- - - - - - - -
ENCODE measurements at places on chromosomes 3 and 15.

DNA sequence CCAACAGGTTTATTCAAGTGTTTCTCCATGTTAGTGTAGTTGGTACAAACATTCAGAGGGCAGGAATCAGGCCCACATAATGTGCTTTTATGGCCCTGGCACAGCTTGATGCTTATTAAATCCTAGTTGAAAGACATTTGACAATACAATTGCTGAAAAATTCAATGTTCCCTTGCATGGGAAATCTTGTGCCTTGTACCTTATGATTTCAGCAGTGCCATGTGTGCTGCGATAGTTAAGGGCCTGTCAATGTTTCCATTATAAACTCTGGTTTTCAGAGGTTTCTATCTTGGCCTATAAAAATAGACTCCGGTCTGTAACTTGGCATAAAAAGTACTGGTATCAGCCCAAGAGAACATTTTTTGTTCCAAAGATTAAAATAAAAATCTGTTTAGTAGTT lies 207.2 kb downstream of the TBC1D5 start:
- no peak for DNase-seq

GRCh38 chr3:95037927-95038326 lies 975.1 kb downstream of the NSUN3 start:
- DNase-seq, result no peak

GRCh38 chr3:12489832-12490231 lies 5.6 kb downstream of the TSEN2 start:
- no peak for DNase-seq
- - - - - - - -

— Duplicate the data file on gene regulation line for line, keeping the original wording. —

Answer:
ENCODE measurements at places on chromosomes 3 and 15.

DNA sequence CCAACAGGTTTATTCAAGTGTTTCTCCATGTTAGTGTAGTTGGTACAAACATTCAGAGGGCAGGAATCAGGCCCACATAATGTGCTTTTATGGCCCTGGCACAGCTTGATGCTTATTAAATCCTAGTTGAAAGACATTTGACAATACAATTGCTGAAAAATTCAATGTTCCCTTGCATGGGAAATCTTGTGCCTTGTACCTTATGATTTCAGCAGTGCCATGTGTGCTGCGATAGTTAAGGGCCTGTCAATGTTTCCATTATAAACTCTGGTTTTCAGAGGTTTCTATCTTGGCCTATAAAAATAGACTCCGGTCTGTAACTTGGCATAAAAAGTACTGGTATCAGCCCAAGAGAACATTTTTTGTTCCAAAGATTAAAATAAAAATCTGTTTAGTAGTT lies 207.2 kb downstream of the TBC1D5 start:
- no peak for DNase-seq

GRCh38 chr3:95037927-95038326 lies 975.1 kb downstream of the NSUN3 start:
- DNase-seq, result no peak

GRCh38 chr3:12489832-12490231 lies 5.6 kb downstream of the TSEN2 start:
- no peak for DNase-seq